Beyond the aesthetics, a practical perk of the house is the capacity to accommodate parties of up to six people – the house itself has two bedrooms (one of which is separate from the main house, allowing for maximum privacy), and the hosts are willing to provide additional bedding for up to two more.

Other features of interest include the always-welcome hot tub, as well as a hammock room for daytime relaxation!

Check availability and book your Joshua Tree Airbnb today!

Guests say:

“The Joshua Tree House is a little slice of heaven in JT. It is centrally located, minutes from downtown and very convenient to everything you’ll need for your stay. There is a great cowboy tub to soak in on the hot summer days and a hot tub for those cool desert nights. The house is immaculately styled – just as shown in the photos. The little details are thought out perfectly – even wires are hidden in a stylish way. We have stayed at many airbnbs, but this one sits near the very top of our list. We hope to be back soon.”

Best Joshua Tree Airbnb with Pool: Desert Wild

Price: From $440 USD per night and up
Find it on Airbnb: Desert Wild

Conveniently located near Joshua Tree National Park and other places of interest within Joshua Tree, Desert Wild is the perfect property for couples and families in the market for a quiet vacation among people.

With its luminous interior and wood-based furniture, the house perfectly captures the spirit of the desert, all while maintaining a high standard of luxury.

Desert Wild comes equipped with a swimming pool, hot tub, projector, and gas adobe fireplace.

The real selling point of this property, however, is the emphasis on maintaining respectful neighborly relations. Guests are advised to remain civil and quiet so as to not disturb the neighbors.

While this might alienate those who are looking to have a good time in large groups, it makes Desert Wild a perfect getaway from the stress and noise of the big city for people who simply want to unwind with their loved ones in peace and are willing to offer their neighbors what they expect to get in return.

This particular feature of Desert Wild doubles as safety assurance for guests who might not want to feel too isolated – while you will be able to enjoy complete privacy, you can rest easy knowing there’s always another person nearby.

Check availability, photos, reviews, & book on Airbnb here

Guests say:

“If you’re visiting Joshua Tree National Park or just looking for a get away outside the city this is the perfect place. We relaxed in the pool during the day, sat in the hot tub in the evening and watch movies at night. You won’t want to leave everything is so cozy and beautifully designed!”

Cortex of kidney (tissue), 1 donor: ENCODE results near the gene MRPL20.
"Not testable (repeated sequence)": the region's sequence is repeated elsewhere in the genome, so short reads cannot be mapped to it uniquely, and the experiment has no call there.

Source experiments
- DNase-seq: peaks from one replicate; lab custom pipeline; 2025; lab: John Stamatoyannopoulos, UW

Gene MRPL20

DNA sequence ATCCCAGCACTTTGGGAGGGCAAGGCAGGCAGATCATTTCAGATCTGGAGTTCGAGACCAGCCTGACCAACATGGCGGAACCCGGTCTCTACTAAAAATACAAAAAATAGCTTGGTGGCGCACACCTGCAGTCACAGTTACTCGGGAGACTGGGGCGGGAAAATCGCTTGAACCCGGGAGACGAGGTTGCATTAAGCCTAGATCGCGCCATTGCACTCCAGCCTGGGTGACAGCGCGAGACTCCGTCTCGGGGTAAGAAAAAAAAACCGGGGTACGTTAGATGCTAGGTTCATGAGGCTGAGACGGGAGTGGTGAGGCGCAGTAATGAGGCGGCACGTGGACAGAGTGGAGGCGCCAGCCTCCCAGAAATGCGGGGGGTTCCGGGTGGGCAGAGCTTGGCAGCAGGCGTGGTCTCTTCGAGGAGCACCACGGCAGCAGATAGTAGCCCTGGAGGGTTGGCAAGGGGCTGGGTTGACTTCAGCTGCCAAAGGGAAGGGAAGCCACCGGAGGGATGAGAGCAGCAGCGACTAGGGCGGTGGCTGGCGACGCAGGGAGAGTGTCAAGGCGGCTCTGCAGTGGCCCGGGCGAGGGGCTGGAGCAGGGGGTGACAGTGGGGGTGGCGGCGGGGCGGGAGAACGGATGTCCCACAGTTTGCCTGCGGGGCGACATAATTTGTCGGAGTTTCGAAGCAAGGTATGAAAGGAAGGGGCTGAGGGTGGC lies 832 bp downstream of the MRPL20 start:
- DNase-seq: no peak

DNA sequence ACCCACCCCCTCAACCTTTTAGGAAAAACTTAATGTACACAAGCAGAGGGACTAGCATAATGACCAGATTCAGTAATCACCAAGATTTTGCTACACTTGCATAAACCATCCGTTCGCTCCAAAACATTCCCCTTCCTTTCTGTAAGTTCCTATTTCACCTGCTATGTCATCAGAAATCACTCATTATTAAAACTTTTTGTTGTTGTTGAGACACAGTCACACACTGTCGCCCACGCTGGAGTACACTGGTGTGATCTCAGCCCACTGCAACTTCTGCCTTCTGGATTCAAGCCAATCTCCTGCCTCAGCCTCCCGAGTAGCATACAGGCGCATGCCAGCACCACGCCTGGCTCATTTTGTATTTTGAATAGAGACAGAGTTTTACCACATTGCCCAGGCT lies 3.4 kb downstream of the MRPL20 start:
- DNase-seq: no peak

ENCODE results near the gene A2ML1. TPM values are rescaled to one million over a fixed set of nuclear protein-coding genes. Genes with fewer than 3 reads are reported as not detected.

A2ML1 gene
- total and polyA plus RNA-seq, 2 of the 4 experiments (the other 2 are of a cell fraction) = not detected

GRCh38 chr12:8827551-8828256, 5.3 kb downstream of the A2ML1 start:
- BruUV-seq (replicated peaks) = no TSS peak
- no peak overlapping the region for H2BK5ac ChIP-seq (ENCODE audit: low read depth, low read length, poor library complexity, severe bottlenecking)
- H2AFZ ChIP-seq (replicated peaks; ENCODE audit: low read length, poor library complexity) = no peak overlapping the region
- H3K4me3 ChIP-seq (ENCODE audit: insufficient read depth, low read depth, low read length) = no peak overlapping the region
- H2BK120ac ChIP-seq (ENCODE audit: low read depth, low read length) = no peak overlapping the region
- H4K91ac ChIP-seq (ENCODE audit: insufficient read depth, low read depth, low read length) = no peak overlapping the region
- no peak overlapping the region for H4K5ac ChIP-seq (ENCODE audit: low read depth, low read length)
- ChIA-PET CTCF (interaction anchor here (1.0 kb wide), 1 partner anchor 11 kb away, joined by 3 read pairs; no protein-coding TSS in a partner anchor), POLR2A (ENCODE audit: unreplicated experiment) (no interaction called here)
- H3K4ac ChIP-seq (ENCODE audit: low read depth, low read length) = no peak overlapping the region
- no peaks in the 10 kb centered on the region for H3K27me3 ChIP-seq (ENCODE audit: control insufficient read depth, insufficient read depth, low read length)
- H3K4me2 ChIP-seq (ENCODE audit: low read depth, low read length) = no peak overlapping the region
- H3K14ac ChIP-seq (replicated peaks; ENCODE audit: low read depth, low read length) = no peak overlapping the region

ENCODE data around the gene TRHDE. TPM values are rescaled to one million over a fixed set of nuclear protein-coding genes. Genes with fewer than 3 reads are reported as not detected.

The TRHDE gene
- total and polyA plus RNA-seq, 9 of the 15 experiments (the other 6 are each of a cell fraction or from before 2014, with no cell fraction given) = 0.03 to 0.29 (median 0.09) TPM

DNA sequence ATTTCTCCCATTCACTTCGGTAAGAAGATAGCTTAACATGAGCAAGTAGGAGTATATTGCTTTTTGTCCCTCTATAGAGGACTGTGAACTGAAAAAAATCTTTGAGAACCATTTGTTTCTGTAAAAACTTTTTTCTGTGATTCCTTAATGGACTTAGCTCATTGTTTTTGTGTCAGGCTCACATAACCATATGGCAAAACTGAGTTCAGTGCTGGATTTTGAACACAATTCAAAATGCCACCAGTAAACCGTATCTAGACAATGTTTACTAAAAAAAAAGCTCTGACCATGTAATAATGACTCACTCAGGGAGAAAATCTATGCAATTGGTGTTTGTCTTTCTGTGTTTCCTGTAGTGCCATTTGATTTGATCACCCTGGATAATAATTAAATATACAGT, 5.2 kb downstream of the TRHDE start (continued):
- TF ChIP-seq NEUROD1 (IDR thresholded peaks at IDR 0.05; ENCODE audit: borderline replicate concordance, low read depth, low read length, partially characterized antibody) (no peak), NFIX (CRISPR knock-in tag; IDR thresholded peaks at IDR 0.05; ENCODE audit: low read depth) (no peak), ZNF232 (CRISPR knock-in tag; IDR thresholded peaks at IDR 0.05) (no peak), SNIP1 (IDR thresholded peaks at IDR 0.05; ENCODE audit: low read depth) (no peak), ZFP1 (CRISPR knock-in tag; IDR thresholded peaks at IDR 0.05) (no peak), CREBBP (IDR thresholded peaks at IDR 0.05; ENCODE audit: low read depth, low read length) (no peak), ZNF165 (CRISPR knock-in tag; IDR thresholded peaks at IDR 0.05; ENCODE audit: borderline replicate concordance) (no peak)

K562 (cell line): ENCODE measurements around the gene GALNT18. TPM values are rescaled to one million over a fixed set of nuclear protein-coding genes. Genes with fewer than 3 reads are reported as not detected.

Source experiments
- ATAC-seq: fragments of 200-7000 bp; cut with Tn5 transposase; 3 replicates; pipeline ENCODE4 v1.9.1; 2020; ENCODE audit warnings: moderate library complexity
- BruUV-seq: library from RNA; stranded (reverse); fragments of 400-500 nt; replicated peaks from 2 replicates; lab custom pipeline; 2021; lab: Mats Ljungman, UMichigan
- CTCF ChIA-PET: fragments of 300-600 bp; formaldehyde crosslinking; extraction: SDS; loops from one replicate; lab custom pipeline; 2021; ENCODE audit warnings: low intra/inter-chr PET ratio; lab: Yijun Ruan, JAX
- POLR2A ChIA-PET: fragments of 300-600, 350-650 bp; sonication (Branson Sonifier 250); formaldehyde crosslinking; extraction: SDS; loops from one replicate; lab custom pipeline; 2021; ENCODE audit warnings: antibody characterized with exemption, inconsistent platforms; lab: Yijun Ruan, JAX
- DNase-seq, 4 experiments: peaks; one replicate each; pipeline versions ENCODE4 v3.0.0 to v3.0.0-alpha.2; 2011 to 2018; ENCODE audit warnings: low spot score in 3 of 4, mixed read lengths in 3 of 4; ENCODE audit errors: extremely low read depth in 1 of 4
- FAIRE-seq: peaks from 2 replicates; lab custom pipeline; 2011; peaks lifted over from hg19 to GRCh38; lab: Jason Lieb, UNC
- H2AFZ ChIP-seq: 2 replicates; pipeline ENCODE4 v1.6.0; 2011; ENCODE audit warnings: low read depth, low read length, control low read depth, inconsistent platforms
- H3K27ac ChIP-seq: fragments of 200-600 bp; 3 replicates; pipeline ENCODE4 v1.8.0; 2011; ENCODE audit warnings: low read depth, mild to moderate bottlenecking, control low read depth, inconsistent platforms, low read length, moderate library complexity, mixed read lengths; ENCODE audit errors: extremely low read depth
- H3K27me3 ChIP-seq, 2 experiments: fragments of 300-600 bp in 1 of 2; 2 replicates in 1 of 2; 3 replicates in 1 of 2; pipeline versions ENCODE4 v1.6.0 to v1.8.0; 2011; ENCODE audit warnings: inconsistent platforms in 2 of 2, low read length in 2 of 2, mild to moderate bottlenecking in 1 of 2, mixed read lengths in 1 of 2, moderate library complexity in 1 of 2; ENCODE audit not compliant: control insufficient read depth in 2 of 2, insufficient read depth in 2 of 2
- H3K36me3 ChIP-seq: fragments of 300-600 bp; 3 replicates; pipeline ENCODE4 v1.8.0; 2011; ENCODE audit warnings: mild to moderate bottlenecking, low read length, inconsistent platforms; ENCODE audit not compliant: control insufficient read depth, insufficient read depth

Best for Spiritualists: White Cactus House

Price: From $150 USD per night and up
Find it on Airbnb: White Cactus House

White Cactus House is a dream resort for spiritually inclined visitors and lovers of the outdoors.

On top of being within walking distance of all the major landmarks in Joshua Tree, White Cactus allows its visitors to connect with nature like few other places do, thanks to its all-natural wooden design, an outdoor shower, as well as an indoor shower with a skylight. 

Guests who are admirers of Scandinavian design will feel right at home in this house, and aside from having all the rooms and features one would expect, the house comes with a designated meditation area that connects the inside and outside.

The spiritual theme extends over into the yard, but more typical vacation resort commodities are also provided. The yard is nicely shaded, and allows for fire pit sing-alongs, picnics, relaxing in a cowboy pool, and even indulging in some spiritual activities, as this area is home to 5 elemental statues.

In addition, drink carts are provided to all guests free of charge, and given the property’s proximity to the Joshua Tree Saloon,  there are plenty of options for enjoying the night in the desert in more conventional ways.

Check availability and book on Airbnb

Guests say:

“This spot is so stinkin’ cute! The backyard and all of the decor is very boho, they definitely nailed the vibe they are going for. Great location, very communicative hosts, clean and stylish space. We’ll be back!”

Best for Large Groups: JT Springs

Price: From $148 USD per night and up
Find it on Airbnb: JT Springs

JT Springs is a beautiful three-bedroom resort with a stylish wood-and-ceramic design that gives it its unique homey atmosphere.

The property is quite large (around  1800 square feet), and it’s a fair distance from the more congested areas in Joshua Tree.